Monarchy as a Form of Government in History: Tracing Kingship from Ancient to Post-Modern Periods


Monarchy is the oldest and most used model of government from the Ancient World through the Middle Ages and the development of early modern nation states.

Monarchy is one of the oldest forms of government. In the Ancient world, forms of monarchy were normative. The Hebrews, for example, argued with God to give them a king so that they would be like their neighbors. Monarchies existed in Ancient Greece and Rome, begun as an Etruscan monarchy. Throughout the Middle Ages, kings and more infrequently queens ruled territories and eventually modern nation-states. The Catholic Church, an integral institution in Western Civilization, favored monarchy as the form of government that most closely represented the cosmological world view. Monarchy still exists in the post-modern world, albeit in various stages.

Development of Ancient World Monarchies

In the latter years of the Neolithic period, early communities were formed around the great river valleys of Africa and Asia. As these communities began to practice sedentarization, social, economic, and political institutions were formed. In many cases, these early communities were led by warrior-priests and some historians cite the prominent role of powerful women in some ancient communities. The role of warrior-king was soon differentiated from the role of priest and in many cases became hereditary.

In Egypt, the land was unified under a pharaoh, a title traced to Hebrew and Greek titles meaning “great house;” in Mesopotamia, the ruler of the individual city-states was known as lugal or big man. From these early forms of kingship monarchy as an ideal spread throughout the ancient world. Only in Greece, where geography tinkered with evolving and disparate city-states, were other forms of government employed.

Rome and the Middle Ages

Rome began as part of the Etruscan system of city-states, governed as a monarchy until the last of the Tarquin kings was overthrown in 509 BCE. One of the chief fears of the Republic was the reestablishment of monarchy. It was one of the reasons Julius Caesar was assassinated by members of the Roman Senate.

Even during Imperial Rome, emperors, though behaving as kings, preferred, like Augustus, to see themselves as the “first servant” of the state. Much of this broke down during the 3rd – Century as rampant political instability interfered with good imperial leadership.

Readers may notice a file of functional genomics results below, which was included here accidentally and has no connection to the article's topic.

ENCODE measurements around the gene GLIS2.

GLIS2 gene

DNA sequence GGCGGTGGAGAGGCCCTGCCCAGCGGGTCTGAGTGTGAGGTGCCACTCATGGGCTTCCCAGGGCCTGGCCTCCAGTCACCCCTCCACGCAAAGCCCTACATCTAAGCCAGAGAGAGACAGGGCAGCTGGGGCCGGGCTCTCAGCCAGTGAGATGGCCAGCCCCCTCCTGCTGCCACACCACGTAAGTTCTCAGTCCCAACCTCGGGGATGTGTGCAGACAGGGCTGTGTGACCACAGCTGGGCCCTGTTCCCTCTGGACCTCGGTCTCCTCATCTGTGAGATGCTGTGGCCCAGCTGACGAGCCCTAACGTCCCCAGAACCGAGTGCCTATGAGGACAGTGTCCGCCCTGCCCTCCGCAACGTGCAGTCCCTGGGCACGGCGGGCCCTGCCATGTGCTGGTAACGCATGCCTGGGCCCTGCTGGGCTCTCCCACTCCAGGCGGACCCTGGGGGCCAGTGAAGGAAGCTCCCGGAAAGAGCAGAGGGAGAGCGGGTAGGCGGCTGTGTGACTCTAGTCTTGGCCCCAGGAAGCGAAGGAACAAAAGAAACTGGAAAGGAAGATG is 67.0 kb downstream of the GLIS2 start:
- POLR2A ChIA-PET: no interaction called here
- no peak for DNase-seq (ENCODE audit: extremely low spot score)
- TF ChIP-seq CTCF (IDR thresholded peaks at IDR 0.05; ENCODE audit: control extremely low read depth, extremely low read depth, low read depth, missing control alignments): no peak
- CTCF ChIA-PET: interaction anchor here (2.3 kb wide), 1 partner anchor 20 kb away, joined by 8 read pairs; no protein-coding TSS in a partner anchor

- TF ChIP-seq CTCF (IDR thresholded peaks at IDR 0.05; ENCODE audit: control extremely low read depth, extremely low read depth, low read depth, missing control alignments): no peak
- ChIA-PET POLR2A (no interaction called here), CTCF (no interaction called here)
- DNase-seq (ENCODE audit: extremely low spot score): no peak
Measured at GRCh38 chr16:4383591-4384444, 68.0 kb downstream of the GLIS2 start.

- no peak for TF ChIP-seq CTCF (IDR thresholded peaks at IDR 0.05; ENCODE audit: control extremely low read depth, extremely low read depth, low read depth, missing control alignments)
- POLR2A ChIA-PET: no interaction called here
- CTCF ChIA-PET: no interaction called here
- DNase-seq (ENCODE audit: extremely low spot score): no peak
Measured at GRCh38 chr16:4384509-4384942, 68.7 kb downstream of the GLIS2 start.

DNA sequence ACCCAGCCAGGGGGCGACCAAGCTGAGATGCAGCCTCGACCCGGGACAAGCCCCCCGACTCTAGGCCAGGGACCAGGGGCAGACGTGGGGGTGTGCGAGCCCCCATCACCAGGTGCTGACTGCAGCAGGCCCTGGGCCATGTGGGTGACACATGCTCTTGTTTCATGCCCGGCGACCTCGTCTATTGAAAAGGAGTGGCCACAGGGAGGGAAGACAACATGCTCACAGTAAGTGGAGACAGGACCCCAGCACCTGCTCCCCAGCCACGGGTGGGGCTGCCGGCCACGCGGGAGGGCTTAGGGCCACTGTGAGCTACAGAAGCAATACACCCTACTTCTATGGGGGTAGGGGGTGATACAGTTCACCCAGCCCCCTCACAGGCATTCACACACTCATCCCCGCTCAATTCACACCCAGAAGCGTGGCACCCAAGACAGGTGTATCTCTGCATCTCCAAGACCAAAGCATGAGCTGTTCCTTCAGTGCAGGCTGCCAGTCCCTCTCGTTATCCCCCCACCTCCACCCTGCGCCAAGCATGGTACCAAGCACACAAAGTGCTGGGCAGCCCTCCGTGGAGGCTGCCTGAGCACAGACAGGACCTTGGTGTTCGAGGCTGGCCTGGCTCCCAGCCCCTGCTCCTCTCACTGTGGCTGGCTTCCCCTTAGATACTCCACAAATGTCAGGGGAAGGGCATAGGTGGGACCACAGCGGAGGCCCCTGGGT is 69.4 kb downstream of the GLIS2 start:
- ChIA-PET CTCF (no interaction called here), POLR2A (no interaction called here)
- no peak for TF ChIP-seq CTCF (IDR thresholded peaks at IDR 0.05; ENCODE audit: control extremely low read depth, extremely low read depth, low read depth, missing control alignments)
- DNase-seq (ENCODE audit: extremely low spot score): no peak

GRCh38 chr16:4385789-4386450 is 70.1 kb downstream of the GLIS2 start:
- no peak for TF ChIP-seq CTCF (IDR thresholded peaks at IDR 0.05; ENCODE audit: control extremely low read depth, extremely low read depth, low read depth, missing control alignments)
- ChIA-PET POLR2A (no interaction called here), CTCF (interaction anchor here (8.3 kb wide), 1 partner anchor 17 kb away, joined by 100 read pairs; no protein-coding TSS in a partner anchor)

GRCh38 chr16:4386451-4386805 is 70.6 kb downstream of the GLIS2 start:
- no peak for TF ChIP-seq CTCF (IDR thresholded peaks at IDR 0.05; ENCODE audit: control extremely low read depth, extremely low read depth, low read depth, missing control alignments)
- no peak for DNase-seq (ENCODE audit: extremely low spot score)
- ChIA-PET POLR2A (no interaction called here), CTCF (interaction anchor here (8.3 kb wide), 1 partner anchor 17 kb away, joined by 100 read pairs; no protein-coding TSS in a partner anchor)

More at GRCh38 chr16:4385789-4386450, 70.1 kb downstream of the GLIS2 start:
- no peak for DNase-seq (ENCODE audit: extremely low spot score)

The rise of the Christian Church, however, brought back the notion of kingship. Monarchy became the preferred form of government in the emerging territories that had either been part of the Roman frontier or pagan communities in Germania. It was the Catholic Church that pressured the powerful stem-dukes to select one of their own to become emperor. In 800, Pope Leo III proclaimed Charlemagne “king of the Romans.”

Monarchies and Early Modern Nation States

Following the Hundred Years’ War, several early modern nation states emerged in England, France, Spain, and Scandinavia. Within the next two centuries, powerful dynasties like the Hapsburgs, Romanovs, and Hohenzollerns would create strong states that competed for overseas colonies and influence in European continental affairs. For the first time in history, several prominent women would sit on thrones, although ancient history does provide examples of exceptional women rulers like Hatshepsut in Egypt and Wu Zhao of Imperial China.

Monarchies in the Post Modern World

Monarchies still exist, but in varying stages. All surviving European monarchies operate as national symbols with kings and queens serving as figureheads. In England, Queen Elizabeth II still opens Parliament and is the Head of State in Australia, represented by a Governor General. In Thailand, the king still wields some political power while some Middle East countries, such as Saudi Arabia, have strong monarchies.

The lure of monarchy is still in evidence. Numerous contemporary science fiction depictions of galactic threats use the model of monarchy, from Star Wars to the Chronicles of Riddick. As the ideals of popular self-government permeate world political institutions, monarchies will become less attractive. Historically, however, monarchy has been the preferred form of government for most nations.